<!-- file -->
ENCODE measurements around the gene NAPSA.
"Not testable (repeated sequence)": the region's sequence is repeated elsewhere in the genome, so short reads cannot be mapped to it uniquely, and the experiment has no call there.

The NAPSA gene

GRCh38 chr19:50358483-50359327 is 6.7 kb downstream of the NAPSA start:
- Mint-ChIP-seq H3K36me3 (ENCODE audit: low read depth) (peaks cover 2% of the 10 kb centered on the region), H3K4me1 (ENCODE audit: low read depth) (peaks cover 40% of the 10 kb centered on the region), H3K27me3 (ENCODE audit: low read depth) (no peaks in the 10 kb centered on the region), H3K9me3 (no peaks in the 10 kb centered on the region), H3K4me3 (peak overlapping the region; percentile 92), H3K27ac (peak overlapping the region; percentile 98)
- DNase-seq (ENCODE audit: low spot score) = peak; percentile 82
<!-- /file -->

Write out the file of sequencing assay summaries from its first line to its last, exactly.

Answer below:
ENCODE measurements around the gene NAPSA.
"Not testable (repeated sequence)": the region's sequence is repeated elsewhere in the genome, so short reads cannot be mapped to it uniquely, and the experiment has no call there.

The NAPSA gene

GRCh38 chr19:50358483-50359327 is 6.7 kb downstream of the NAPSA start:
- Mint-ChIP-seq H3K36me3 (ENCODE audit: low read depth) (peaks cover 2% of the 10 kb centered on the region), H3K4me1 (ENCODE audit: low read depth) (peaks cover 40% of the 10 kb centered on the region), H3K27me3 (ENCODE audit: low read depth) (no peaks in the 10 kb centered on the region), H3K9me3 (no peaks in the 10 kb centered on the region), H3K4me3 (peak overlapping the region; percentile 92), H3K27ac (peak overlapping the region; percentile 98)
- DNase-seq (ENCODE audit: low spot score) = peak; percentile 82